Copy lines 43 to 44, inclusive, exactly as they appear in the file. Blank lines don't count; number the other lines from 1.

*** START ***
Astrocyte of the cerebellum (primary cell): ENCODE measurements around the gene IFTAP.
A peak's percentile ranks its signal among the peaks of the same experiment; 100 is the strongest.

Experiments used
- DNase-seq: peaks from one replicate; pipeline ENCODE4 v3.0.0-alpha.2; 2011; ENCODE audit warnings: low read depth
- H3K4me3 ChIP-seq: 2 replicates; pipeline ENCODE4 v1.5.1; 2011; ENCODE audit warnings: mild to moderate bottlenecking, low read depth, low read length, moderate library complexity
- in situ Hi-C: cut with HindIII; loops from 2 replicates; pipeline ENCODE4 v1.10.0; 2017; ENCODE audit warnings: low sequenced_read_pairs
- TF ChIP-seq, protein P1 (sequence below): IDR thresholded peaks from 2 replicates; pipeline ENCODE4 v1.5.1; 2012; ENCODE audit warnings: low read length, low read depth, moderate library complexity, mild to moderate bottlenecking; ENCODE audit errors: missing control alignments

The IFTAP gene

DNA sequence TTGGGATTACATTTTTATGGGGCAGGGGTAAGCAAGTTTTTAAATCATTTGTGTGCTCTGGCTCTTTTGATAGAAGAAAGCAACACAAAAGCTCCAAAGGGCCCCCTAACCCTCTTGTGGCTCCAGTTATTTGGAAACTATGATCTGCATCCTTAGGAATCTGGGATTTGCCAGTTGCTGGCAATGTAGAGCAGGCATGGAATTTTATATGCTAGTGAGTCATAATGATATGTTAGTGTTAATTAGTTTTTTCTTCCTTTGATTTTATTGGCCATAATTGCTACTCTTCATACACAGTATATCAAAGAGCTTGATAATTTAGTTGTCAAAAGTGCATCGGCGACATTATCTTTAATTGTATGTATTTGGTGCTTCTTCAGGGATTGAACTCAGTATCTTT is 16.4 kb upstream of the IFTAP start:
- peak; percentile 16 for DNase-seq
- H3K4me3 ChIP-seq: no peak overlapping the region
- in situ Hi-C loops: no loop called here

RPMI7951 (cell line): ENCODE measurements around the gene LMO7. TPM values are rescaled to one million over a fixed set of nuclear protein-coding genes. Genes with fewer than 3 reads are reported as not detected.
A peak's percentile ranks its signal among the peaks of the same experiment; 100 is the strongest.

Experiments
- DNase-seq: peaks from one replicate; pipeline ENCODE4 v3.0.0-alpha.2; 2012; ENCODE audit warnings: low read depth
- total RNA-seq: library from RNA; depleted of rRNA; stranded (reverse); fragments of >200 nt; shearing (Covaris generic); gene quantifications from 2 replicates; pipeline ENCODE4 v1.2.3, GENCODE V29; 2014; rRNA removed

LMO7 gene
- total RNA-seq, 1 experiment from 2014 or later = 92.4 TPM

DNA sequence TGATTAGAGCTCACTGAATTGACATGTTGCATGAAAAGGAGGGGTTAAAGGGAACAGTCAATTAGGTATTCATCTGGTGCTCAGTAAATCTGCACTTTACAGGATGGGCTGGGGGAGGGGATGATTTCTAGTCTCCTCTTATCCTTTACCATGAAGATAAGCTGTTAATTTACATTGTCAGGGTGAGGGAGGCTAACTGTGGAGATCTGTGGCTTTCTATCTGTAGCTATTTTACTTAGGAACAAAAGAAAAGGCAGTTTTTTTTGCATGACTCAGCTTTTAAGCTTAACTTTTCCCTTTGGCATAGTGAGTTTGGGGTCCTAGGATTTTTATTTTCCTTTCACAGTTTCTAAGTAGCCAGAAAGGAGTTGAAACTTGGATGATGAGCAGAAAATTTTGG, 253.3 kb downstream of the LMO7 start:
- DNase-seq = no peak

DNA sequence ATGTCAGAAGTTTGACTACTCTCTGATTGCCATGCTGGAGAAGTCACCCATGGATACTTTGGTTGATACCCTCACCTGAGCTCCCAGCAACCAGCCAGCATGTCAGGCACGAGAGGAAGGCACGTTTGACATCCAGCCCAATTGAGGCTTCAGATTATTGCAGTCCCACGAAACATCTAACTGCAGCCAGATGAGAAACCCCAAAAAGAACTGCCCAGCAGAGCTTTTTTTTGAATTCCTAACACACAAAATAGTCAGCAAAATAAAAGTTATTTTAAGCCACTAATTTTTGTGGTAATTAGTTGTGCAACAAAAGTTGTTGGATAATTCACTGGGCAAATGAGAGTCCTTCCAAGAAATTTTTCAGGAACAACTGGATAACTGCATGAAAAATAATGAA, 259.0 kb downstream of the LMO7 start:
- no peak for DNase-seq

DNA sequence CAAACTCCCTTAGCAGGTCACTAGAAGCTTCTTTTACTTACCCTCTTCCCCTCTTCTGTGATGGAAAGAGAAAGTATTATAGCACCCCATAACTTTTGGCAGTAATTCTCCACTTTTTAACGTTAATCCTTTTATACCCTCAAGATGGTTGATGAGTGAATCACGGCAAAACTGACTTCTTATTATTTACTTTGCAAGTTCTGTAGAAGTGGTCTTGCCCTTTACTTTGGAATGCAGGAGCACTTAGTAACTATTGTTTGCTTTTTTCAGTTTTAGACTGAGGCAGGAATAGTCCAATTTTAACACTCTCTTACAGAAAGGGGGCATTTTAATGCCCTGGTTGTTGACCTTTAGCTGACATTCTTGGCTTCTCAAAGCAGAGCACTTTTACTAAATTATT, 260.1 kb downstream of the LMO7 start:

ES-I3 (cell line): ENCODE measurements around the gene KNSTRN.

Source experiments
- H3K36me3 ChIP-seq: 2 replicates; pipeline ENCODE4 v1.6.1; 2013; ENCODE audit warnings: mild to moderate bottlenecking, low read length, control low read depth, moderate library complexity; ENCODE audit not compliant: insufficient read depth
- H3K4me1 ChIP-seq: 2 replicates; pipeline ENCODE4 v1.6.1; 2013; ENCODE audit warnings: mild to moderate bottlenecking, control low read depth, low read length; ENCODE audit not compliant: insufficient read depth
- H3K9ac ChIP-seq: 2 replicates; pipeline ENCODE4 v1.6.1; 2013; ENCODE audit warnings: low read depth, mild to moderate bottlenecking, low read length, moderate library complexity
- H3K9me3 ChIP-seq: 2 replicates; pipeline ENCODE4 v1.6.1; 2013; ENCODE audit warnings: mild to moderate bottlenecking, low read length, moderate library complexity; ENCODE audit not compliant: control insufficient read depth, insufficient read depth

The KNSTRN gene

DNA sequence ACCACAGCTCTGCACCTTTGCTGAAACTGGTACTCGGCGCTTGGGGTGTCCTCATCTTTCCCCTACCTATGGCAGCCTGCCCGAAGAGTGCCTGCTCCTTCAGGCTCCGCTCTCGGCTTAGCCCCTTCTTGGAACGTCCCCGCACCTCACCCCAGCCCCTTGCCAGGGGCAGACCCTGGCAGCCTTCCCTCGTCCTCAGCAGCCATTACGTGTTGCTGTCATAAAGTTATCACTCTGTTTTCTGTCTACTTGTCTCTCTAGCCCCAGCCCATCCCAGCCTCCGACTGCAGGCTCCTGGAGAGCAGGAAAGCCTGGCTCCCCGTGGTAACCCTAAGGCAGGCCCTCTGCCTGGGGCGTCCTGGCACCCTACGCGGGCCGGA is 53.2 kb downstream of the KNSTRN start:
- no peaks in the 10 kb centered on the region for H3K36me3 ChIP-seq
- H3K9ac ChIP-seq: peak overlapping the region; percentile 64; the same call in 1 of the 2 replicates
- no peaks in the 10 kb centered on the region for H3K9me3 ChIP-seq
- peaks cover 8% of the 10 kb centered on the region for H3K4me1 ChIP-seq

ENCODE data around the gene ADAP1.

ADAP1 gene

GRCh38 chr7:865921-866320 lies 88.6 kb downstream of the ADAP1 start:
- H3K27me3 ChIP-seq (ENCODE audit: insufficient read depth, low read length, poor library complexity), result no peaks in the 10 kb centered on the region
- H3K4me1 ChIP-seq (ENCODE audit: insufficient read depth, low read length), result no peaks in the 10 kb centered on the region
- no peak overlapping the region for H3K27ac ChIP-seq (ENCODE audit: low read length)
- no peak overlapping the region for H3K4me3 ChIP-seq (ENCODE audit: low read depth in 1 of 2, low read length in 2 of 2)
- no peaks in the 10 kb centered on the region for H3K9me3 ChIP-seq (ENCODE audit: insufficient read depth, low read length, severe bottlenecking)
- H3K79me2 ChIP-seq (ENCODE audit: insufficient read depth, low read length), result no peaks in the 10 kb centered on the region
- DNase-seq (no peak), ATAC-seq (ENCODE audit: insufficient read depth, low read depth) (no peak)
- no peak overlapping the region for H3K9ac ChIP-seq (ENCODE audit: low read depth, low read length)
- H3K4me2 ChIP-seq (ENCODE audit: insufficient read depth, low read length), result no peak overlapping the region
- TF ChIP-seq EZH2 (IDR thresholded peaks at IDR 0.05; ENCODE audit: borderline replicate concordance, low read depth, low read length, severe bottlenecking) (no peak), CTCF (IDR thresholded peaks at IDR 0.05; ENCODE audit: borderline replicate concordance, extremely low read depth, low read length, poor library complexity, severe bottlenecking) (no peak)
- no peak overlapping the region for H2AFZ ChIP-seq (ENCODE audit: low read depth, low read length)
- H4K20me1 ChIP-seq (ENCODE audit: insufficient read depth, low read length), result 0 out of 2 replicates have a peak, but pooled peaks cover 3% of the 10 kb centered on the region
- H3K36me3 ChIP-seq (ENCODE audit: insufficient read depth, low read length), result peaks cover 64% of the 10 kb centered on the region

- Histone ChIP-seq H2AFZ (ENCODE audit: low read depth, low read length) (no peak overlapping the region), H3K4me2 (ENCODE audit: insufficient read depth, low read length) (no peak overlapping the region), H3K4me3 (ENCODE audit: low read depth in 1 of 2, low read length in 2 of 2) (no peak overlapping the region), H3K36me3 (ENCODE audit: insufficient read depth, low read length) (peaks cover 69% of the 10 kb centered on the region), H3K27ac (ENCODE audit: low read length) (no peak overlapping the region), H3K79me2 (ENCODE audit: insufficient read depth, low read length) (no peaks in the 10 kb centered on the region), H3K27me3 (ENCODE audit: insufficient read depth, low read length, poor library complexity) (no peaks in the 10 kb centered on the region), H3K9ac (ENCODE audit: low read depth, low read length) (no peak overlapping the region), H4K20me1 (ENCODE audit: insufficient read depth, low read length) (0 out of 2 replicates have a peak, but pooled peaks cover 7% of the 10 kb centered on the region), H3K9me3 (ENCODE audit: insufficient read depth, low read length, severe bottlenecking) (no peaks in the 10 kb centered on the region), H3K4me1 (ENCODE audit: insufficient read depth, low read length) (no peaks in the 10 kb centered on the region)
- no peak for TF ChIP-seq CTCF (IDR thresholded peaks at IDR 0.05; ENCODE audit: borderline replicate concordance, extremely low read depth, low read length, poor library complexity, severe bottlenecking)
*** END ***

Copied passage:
- no peak overlapping the region for H3K4me3 ChIP-seq (ENCODE audit: low read depth in 1 of 2, low read length in 2 of 2)
- no peaks in the 10 kb centered on the region for H3K9me3 ChIP-seq (ENCODE audit: insufficient read depth, low read length, severe bottlenecking)